My inner thighs were screaming no no no no no no yesterday. And my abs … well, it was one of those days when getting out of bed was challenging until I gave up on trying to sit up in bed and opted just to roll out. Pathetic.
I hiked all over the mall early Saturday, getting errands done, delaying going to the gym. What finally drove me to go was my fear that the new dress I bought Wednesday would no longer fit.
The dress I bought that is a size 10.
That’s not a size I’ve seen for quite some time. It was a shock when it fit.
I worried the rest of the week, after I bought it, that I’d gain a pound or two and it would no longer fit, even though rationally I know that it is unlikely that a pound of gain would change it, or that working out the day of the gala would make a difference. I can’t banish vanity entirely, it seems.
So, although my mind was coming up with all kinds of reasons I should skip the gym (maybe I tore my abs, maybe I’ve sprained a muscle), I went.
I took one look at the elliptical and couldn’t face it. I had promised myself I’d hop on and glide for 30 minutes while distracting myself with TV, but once I got out of the locker room, I hit the elevator button straight to the floor with the track.
[My trainer said her rule is no elevators, so I’m trying to take the stairs more often, but frankly, I don’t like starting my workout (by taking five flights of stairs) before I start my workout, so I’m not going to kill myself adhering to her rule.]
I’m at a crossroads moment, it seems. I’ve been hovering right at this 70-pounds-gone mark since the hitch in my giddy-up that was the detox fiasco, the first big interruption to my steady progress. I was feeling great about exercise until I missed about a week of it. I’m clearly adjusting slowly to the reintroduction of more carbs into my daily plan. I know I’ve developed a generous hand when measuring—1/4 c. of walnuts is looking suspiciously like 1/3 c. these days—and while I don’t want to become overly obsessed with serving sizes, I am at a point in my life when letting that cup runneth over on a regular basis actually will impact my ability to lose or maintain weight.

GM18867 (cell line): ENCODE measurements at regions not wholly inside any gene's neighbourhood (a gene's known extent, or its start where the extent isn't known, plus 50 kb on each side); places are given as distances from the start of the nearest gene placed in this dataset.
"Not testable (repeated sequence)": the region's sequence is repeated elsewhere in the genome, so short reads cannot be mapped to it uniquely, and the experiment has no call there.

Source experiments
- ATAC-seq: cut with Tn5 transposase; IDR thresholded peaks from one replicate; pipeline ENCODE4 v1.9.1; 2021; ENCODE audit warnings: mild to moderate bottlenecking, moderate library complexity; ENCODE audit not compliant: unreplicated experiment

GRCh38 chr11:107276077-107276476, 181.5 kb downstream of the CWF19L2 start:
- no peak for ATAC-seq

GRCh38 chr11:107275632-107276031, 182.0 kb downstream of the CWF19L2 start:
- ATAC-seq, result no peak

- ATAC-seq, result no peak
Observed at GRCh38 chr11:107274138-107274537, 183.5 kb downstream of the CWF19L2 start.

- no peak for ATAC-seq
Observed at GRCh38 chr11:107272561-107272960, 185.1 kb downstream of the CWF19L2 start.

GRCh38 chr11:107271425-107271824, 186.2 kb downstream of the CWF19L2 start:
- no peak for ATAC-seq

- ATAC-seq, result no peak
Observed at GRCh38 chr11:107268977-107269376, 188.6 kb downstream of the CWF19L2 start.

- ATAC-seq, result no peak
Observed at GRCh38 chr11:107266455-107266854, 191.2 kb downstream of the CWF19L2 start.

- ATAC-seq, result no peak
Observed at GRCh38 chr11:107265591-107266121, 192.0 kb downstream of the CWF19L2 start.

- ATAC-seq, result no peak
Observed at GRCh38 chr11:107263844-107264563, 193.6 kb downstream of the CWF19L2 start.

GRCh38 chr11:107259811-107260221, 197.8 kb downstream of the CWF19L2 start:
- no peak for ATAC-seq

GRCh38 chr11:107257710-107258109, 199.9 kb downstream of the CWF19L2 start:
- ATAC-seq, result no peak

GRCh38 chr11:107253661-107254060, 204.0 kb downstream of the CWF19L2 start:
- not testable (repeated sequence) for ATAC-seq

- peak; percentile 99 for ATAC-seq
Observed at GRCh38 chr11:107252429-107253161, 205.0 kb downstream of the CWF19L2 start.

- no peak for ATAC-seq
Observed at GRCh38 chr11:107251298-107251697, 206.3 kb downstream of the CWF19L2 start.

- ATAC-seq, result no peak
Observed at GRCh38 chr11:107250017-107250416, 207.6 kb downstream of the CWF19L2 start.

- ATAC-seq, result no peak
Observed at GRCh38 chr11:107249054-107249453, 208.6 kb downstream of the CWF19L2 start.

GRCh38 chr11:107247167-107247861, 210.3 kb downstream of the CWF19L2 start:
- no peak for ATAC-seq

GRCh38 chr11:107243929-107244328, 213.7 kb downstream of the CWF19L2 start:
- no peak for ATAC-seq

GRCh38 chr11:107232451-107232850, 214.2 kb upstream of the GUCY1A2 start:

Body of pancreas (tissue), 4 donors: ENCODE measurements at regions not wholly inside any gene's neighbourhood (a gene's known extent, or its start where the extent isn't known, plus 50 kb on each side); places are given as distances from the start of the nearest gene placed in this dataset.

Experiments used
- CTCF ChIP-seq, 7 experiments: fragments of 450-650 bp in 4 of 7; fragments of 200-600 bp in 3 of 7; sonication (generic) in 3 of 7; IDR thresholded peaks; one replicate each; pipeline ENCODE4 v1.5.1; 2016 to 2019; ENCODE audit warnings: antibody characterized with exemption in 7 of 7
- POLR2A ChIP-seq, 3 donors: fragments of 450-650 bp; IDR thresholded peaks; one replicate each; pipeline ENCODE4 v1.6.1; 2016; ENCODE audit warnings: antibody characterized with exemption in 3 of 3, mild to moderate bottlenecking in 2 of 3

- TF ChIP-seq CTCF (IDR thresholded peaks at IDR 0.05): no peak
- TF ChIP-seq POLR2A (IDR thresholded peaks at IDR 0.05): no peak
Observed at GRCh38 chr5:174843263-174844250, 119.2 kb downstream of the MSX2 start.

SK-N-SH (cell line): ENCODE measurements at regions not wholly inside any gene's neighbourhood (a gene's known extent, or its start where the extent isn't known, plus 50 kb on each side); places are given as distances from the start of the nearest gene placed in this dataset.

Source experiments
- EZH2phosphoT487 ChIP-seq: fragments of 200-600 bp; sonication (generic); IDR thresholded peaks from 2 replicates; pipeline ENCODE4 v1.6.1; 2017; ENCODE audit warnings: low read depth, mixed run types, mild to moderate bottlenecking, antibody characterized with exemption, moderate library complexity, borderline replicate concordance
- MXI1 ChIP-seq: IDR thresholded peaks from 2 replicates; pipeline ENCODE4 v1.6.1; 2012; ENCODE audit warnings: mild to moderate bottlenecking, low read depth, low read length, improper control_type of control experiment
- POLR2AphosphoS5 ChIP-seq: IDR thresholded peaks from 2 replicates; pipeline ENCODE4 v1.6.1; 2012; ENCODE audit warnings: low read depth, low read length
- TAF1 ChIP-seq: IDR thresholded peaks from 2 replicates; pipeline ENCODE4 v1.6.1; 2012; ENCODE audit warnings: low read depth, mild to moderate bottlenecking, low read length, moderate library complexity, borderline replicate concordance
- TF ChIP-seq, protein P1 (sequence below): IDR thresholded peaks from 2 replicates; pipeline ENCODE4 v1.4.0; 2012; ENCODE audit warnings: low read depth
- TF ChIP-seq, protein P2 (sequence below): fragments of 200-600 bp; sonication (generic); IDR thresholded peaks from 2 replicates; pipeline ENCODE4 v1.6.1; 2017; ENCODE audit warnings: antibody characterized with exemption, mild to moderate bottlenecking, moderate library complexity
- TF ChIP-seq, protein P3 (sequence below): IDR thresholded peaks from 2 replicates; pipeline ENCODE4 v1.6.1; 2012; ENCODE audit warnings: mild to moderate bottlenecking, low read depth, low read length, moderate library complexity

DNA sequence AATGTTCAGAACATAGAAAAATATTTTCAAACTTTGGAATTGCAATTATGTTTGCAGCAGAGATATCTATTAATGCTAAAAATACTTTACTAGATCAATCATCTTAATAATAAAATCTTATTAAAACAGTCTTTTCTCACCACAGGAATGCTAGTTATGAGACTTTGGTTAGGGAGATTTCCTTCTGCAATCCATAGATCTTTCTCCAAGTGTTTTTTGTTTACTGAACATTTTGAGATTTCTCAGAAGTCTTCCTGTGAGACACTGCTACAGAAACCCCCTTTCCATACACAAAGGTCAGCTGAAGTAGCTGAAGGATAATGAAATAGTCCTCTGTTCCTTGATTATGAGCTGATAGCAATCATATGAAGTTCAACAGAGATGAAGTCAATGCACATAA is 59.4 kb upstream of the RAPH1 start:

I need to focus on making some new behaviors habits. I need to be more mindful in my eating and exercising, so tuning out on the elliptical trainer seemed like a bad option. I need to tune in, not tune out. I hadn’t formed the thought consciously, but then read this on The Lovely Project this morning and realized I was in the same place:
Every yoga class I go to, even when I struggle, has meaning. Yoga forces me to go inside, to focus only on myself and my body. It makes me check in with how I’m feeling on a minute-to-minute basis, physically, mentally, and emotionally. That’s been uncomfortable and sometimes a little upsetting, but more often it’s uplifting and beautiful and clean and for a good 90 minutes the world stops and it’s just me: moving, strong, weak, me.
Can you imagine doing that two, three times a week, sometimes more — having that kind of quality experience — and then hop on an elliptical? And both things count as exercising?
OK, so it isn’t yoga for me, but running. And while both running and banging away on the elliptical are clearly things that get my blood moving faster through my heart, they are not equally exercise to me.